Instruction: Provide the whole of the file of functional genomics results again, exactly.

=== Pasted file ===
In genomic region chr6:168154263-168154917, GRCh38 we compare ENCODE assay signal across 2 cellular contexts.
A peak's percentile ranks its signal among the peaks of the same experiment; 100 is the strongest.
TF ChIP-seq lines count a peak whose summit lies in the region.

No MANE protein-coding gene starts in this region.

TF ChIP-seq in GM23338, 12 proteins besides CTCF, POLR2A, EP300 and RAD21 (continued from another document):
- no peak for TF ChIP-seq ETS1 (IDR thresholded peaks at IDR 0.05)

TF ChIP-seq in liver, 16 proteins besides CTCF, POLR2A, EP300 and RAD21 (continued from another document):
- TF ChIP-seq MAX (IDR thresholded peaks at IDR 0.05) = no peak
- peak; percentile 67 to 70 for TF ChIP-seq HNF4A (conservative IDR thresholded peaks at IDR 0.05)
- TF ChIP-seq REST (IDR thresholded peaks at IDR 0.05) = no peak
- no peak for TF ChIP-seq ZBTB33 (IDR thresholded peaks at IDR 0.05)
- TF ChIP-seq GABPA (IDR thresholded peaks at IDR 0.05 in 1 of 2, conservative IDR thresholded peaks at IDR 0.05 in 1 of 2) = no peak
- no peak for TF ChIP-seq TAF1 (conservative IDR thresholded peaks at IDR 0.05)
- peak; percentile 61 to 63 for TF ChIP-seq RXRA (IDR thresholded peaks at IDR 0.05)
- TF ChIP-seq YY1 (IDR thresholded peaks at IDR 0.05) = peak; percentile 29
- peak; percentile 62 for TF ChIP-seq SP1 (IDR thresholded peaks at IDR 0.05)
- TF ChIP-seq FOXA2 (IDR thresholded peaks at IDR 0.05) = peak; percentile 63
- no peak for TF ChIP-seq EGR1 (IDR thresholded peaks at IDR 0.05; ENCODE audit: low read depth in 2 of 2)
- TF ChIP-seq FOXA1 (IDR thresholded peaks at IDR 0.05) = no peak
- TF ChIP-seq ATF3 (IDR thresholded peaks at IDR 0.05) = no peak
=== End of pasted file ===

In genomic region chr6:168154263-168154917, GRCh38 we compare ENCODE assay signal across 2 cellular contexts.
A peak's percentile ranks its signal among the peaks of the same experiment; 100 is the strongest.
TF ChIP-seq lines count a peak whose summit lies in the region.

No MANE protein-coding gene starts in this region.

TF ChIP-seq in GM23338, 12 proteins besides CTCF, POLR2A, EP300 and RAD21 (continued from another document):
- no peak for TF ChIP-seq ETS1 (IDR thresholded peaks at IDR 0.05)

TF ChIP-seq in liver, 16 proteins besides CTCF, POLR2A, EP300 and RAD21 (continued from another document):
- TF ChIP-seq MAX (IDR thresholded peaks at IDR 0.05) = no peak
- peak; percentile 67 to 70 for TF ChIP-seq HNF4A (conservative IDR thresholded peaks at IDR 0.05)
- TF ChIP-seq REST (IDR thresholded peaks at IDR 0.05) = no peak
- no peak for TF ChIP-seq ZBTB33 (IDR thresholded peaks at IDR 0.05)
- TF ChIP-seq GABPA (IDR thresholded peaks at IDR 0.05 in 1 of 2, conservative IDR thresholded peaks at IDR 0.05 in 1 of 2) = no peak
- no peak for TF ChIP-seq TAF1 (conservative IDR thresholded peaks at IDR 0.05)
- peak; percentile 61 to 63 for TF ChIP-seq RXRA (IDR thresholded peaks at IDR 0.05)
- TF ChIP-seq YY1 (IDR thresholded peaks at IDR 0.05) = peak; percentile 29
- peak; percentile 62 for TF ChIP-seq SP1 (IDR thresholded peaks at IDR 0.05)
- TF ChIP-seq FOXA2 (IDR thresholded peaks at IDR 0.05) = peak; percentile 63
- no peak for TF ChIP-seq EGR1 (IDR thresholded peaks at IDR 0.05; ENCODE audit: low read depth in 2 of 2)
- TF ChIP-seq FOXA1 (IDR thresholded peaks at IDR 0.05) = no peak
- TF ChIP-seq ATF3 (IDR thresholded peaks at IDR 0.05) = no peak